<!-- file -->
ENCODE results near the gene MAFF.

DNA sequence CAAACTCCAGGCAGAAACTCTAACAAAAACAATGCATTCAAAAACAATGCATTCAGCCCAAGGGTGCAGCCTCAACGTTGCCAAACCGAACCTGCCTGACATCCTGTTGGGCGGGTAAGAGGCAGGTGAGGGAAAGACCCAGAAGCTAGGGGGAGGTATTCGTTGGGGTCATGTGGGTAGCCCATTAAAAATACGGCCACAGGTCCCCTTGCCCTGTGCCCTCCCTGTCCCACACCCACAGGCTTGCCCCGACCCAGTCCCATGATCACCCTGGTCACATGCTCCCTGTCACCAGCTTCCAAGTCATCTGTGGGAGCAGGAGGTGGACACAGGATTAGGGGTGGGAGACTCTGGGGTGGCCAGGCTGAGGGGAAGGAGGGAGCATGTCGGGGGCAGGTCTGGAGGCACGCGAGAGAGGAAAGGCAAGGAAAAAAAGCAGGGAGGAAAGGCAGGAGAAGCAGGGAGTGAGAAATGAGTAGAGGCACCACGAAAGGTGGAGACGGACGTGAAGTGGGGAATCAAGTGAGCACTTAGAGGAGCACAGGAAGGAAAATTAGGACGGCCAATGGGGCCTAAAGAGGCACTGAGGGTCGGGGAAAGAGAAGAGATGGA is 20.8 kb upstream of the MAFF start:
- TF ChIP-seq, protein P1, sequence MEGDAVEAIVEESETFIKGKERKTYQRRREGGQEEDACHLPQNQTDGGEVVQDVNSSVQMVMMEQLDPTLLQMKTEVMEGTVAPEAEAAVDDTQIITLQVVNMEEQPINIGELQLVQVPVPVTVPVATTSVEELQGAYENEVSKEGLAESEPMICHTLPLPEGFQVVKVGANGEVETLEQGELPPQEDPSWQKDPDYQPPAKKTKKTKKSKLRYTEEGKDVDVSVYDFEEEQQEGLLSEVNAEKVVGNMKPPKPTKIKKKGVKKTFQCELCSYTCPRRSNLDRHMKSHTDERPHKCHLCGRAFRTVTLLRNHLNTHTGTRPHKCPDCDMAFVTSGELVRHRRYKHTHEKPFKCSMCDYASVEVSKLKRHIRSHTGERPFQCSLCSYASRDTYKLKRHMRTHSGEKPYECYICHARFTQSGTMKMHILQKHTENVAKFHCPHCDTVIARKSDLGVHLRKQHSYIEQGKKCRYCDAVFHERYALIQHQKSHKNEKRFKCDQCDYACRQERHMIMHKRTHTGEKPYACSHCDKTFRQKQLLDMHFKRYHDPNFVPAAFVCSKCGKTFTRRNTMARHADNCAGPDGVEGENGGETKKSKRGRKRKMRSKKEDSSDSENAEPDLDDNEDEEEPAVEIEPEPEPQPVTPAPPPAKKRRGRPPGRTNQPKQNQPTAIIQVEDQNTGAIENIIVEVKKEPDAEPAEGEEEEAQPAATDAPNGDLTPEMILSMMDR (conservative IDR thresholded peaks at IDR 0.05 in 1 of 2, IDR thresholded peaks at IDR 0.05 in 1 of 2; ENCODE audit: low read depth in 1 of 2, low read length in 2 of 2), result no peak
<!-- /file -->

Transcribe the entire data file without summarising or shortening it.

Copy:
ENCODE results near the gene MAFF.

DNA sequence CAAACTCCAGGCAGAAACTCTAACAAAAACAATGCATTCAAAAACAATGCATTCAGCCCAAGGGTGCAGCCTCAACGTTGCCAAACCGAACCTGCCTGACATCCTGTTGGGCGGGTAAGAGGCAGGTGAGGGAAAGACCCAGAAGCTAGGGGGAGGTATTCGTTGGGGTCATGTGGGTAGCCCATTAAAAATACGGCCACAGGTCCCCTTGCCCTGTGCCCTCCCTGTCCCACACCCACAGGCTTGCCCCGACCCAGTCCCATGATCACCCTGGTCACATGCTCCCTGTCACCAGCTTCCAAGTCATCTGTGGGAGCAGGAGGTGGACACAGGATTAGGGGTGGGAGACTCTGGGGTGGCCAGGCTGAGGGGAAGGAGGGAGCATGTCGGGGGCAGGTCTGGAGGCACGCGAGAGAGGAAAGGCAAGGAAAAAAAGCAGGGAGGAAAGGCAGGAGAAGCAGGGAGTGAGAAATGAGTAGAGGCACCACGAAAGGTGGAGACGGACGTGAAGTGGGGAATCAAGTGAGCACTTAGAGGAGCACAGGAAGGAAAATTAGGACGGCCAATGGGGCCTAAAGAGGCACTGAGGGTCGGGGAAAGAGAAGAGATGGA is 20.8 kb upstream of the MAFF start:
- TF ChIP-seq, protein P1, sequence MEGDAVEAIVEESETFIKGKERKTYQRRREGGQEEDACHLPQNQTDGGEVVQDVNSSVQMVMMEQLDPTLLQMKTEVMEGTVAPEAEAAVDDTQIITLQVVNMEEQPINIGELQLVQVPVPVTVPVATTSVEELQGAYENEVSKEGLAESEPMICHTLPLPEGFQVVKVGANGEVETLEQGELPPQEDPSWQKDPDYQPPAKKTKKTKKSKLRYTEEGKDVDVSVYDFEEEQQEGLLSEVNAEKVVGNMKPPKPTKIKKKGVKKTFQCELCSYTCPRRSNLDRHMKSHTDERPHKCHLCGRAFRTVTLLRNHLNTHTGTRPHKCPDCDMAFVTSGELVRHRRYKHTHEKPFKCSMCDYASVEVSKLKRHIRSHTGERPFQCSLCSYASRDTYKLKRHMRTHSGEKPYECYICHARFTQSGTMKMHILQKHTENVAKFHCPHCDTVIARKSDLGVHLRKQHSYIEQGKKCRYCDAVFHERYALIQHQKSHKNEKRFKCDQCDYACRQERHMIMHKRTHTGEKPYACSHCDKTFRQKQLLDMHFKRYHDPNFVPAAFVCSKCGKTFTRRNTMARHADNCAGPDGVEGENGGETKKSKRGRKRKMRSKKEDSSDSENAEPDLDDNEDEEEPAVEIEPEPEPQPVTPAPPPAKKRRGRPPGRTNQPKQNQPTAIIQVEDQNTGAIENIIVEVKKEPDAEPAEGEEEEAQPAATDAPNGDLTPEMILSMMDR (conservative IDR thresholded peaks at IDR 0.05 in 1 of 2, IDR thresholded peaks at IDR 0.05 in 1 of 2; ENCODE audit: low read depth in 1 of 2, low read length in 2 of 2), result no peak